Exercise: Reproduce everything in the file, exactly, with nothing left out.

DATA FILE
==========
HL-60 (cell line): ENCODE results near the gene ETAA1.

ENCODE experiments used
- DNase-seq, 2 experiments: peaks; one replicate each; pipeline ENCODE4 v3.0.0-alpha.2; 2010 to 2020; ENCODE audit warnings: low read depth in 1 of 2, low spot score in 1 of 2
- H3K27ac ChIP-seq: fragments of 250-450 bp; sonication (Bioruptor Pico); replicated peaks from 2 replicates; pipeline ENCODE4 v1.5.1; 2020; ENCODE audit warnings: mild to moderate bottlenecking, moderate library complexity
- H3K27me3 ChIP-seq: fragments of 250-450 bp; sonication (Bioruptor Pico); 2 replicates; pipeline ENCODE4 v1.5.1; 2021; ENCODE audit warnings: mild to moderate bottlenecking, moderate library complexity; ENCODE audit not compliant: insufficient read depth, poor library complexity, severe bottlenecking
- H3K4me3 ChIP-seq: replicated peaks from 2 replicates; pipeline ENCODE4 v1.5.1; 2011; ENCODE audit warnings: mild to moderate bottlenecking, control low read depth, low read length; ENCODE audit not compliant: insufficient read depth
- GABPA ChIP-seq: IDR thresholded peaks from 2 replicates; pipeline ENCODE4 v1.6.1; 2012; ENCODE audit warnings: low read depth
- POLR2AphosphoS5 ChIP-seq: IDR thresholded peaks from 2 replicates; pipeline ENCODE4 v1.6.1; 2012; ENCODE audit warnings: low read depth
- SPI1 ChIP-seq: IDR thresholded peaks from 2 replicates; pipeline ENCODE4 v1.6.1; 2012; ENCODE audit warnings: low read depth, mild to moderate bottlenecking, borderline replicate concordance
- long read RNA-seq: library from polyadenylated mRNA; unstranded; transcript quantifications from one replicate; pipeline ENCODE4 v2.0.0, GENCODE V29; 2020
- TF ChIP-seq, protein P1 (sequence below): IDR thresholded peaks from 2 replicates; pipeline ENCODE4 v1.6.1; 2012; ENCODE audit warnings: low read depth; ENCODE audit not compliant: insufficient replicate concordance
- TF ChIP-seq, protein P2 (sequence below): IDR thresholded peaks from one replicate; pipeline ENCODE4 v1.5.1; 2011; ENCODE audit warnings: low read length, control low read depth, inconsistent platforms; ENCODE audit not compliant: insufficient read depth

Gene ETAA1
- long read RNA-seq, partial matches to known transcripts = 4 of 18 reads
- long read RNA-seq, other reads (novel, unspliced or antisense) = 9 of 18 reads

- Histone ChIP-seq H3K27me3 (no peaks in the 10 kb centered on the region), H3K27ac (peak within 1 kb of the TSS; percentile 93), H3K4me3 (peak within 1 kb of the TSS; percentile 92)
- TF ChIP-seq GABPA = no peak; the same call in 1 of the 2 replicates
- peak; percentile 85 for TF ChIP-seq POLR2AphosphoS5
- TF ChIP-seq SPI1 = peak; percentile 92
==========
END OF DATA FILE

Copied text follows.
HL-60 (cell line): ENCODE results near the gene ETAA1.

ENCODE experiments used
- DNase-seq, 2 experiments: peaks; one replicate each; pipeline ENCODE4 v3.0.0-alpha.2; 2010 to 2020; ENCODE audit warnings: low read depth in 1 of 2, low spot score in 1 of 2
- H3K27ac ChIP-seq: fragments of 250-450 bp; sonication (Bioruptor Pico); replicated peaks from 2 replicates; pipeline ENCODE4 v1.5.1; 2020; ENCODE audit warnings: mild to moderate bottlenecking, moderate library complexity
- H3K27me3 ChIP-seq: fragments of 250-450 bp; sonication (Bioruptor Pico); 2 replicates; pipeline ENCODE4 v1.5.1; 2021; ENCODE audit warnings: mild to moderate bottlenecking, moderate library complexity; ENCODE audit not compliant: insufficient read depth, poor library complexity, severe bottlenecking
- H3K4me3 ChIP-seq: replicated peaks from 2 replicates; pipeline ENCODE4 v1.5.1; 2011; ENCODE audit warnings: mild to moderate bottlenecking, control low read depth, low read length; ENCODE audit not compliant: insufficient read depth
- GABPA ChIP-seq: IDR thresholded peaks from 2 replicates; pipeline ENCODE4 v1.6.1; 2012; ENCODE audit warnings: low read depth
- POLR2AphosphoS5 ChIP-seq: IDR thresholded peaks from 2 replicates; pipeline ENCODE4 v1.6.1; 2012; ENCODE audit warnings: low read depth
- SPI1 ChIP-seq: IDR thresholded peaks from 2 replicates; pipeline ENCODE4 v1.6.1; 2012; ENCODE audit warnings: low read depth, mild to moderate bottlenecking, borderline replicate concordance
- long read RNA-seq: library from polyadenylated mRNA; unstranded; transcript quantifications from one replicate; pipeline ENCODE4 v2.0.0, GENCODE V29; 2020
- TF ChIP-seq, protein P1 (sequence below): IDR thresholded peaks from 2 replicates; pipeline ENCODE4 v1.6.1; 2012; ENCODE audit warnings: low read depth; ENCODE audit not compliant: insufficient replicate concordance
- TF ChIP-seq, protein P2 (sequence below): IDR thresholded peaks from one replicate; pipeline ENCODE4 v1.5.1; 2011; ENCODE audit warnings: low read length, control low read depth, inconsistent platforms; ENCODE audit not compliant: insufficient read depth

Gene ETAA1
- long read RNA-seq, partial matches to known transcripts = 4 of 18 reads
- long read RNA-seq, other reads (novel, unspliced or antisense) = 9 of 18 reads

- Histone ChIP-seq H3K27me3 (no peaks in the 10 kb centered on the region), H3K27ac (peak within 1 kb of the TSS; percentile 93), H3K4me3 (peak within 1 kb of the TSS; percentile 92)
- TF ChIP-seq GABPA = no peak; the same call in 1 of the 2 replicates
- peak; percentile 85 for TF ChIP-seq POLR2AphosphoS5
- TF ChIP-seq SPI1 = peak; percentile 92